This process is slow; the yields of mushrooms are lower, but they taste better, less maintenance required, easy to do outdoors and without any specialist equipment 🙈 Shiitake naturally grows on hardwood logs 😁 Logs of 10 to 20cm diameter are best as they are easiest to handle. Inoculating the logs within six weeks after they are cut is the best way to give the Shiitake the highest chance of colonisation and the least risk of other microorganisms. The log should be cut only when the tree appears dormant. However, it is a good idea to inoculate any time the tree has fallen. Logs are usually inoculated with Shiitake dowel, but grain spawn is also possible.
Eucalyptus (mostly blue gum fines) is my substrate for most of the shiitake plants. I also use wheat bran as a base. Most kinds of hardwood sawdust will work well, ideally they’ve been aged a bit (not too green) and are a good size. I find that “fines” are an ideal size, but if you’ve got a mixture of coarse and really fine sawdust it works It also works well. If your sawdust is as fine as powder, it will get waterlogged and the mycelium will take a long time to colonise it as there isn’t enough air space between sawdust particles. If your sawdust is too coarse, there will be too much air space between particles affecting your yields and it’s also harder to pack into bags without puncturing them.
Epicgardening.com Additional information is available here. Before inoculating, you’ll need to pasteurize your mix and anything you add to your sawdust recipe. A lot of times, it is necessary to a pressure cooker This is to ensure that the mix reaches the desired temperature. To achieve the same results, you can boil your mixture for one hour. Pasteurization is achieved between 160-180 degrees (temperatures that are similar to cooking meat until it’s done). It kills all living microorganisms, though not all. Before adding inoculants, let your substrate cool to 70°F. If you add your inoculant while it’s too hot, you run a good chance of accidentally killing it.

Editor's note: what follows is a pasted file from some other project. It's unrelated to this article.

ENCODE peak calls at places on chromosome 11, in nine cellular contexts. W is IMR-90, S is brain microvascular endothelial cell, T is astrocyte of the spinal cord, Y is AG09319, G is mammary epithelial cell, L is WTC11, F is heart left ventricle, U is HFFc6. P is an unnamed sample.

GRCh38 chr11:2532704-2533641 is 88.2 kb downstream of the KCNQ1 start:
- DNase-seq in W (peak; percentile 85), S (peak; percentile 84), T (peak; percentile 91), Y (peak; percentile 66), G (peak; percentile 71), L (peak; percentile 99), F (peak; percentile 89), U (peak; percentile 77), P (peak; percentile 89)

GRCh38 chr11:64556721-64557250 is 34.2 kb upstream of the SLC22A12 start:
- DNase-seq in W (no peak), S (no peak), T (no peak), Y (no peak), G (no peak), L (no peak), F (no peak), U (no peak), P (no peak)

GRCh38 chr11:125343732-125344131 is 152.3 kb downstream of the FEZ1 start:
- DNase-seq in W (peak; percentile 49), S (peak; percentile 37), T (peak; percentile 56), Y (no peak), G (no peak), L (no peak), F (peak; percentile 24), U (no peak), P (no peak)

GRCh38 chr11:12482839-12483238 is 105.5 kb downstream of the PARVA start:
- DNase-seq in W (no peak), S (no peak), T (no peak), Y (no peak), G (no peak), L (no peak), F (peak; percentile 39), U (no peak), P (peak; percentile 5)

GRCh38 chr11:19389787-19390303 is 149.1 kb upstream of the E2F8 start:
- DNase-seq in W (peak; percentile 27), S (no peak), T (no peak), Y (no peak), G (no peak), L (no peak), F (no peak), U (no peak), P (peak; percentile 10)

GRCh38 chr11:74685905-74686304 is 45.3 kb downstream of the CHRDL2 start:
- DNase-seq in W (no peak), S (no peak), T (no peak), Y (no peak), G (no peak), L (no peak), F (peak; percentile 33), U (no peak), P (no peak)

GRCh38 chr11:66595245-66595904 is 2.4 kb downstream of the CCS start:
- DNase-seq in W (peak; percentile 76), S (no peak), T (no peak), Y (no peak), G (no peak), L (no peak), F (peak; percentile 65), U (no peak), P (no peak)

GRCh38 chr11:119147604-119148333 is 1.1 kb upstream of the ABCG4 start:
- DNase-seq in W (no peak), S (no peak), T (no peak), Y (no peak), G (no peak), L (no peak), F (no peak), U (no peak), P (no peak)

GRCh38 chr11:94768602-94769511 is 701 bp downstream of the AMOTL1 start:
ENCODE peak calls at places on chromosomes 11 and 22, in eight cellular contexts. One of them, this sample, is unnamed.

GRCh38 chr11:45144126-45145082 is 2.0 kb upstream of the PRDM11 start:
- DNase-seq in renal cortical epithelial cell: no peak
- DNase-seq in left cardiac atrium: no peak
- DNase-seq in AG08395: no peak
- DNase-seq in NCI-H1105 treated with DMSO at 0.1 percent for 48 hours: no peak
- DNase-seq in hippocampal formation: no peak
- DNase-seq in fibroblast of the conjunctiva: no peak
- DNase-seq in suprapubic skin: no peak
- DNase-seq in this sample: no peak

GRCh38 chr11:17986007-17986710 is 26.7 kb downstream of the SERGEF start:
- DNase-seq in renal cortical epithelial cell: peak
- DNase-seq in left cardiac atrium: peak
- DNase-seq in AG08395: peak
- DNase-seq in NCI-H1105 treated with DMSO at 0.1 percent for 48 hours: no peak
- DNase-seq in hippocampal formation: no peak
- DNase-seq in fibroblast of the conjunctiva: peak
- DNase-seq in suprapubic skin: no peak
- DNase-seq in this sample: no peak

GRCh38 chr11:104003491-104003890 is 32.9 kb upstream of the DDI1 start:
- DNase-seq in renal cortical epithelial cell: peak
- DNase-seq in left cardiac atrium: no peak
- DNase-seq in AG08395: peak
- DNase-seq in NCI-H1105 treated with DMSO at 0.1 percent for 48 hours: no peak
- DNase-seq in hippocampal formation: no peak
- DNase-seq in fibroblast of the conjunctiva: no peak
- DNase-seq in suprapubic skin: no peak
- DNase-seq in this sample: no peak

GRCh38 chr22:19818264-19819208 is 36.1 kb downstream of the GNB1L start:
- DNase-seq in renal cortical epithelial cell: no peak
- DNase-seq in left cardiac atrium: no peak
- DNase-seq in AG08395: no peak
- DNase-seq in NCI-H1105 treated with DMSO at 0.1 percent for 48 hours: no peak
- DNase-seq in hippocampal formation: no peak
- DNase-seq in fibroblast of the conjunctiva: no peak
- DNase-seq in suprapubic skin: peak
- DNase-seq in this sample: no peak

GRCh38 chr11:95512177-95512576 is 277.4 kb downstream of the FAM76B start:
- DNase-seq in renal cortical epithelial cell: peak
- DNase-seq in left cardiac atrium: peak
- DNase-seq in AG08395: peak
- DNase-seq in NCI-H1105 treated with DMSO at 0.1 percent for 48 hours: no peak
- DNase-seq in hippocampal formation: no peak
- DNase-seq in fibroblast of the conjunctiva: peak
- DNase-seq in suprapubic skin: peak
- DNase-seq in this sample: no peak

Based on an article by mushroom.guide, once the tub is clean, it’s simply a matter of placing your block in the tub and then opening it once per day to give it some air and a few quick squirts with a hand mister. The lid can be removed and used as a fan. This method is more effective when it is warm because liquids are less likely to pool at the bottom. The main problem you’ll have with this method is bacterial contamination. Even if it is not sitting in the water, the block can continue to emit metabolites (brown fluid) which are highly susceptible to contamination. One way to avoid this is to do the same thing as the bucket method and place a brick in the container with water underneath. You can then dump the liquid metabolites into the water, and it will dissolve in to water.
This recipe will make one 5-lb bag. It measures approximately 5 inches by 8 inches in depth and 18 inches high. You will need to find a place that is slightly bigger than the bag. The space shouldn’t receive much sunlight, but it should maintain a relatively high level of humidity (Somewhere between 65% and 65%). The humidity can be increased by using a humidifier in closets or dark areas, or you can keep the bag inside a natural humid place like a basement or bathroom. Shiitakes are also at their best when they’re in room temperature or cold conditions. keep the bags away from warm These include attics and kitchens. Cressie Canales edited this article on November 18, 2020
This is the easiest way. Place your fruiting blocks into the refrigerator. The blocks went in the fridge for around 16 hours. However, they took up much of my room. You may have to think outside the box. Not everyone has access to a fridge that can be used for chill-shocking cold-shocking Shiitake. Give it a try placing them outside overnight if the temperatures in your area Keep the overnight temperature below 10°C Another option is to use ice in a cooler. You could even place them in a cooler. area in your houseA garage floor, or cold room can have positive effects on fruiting.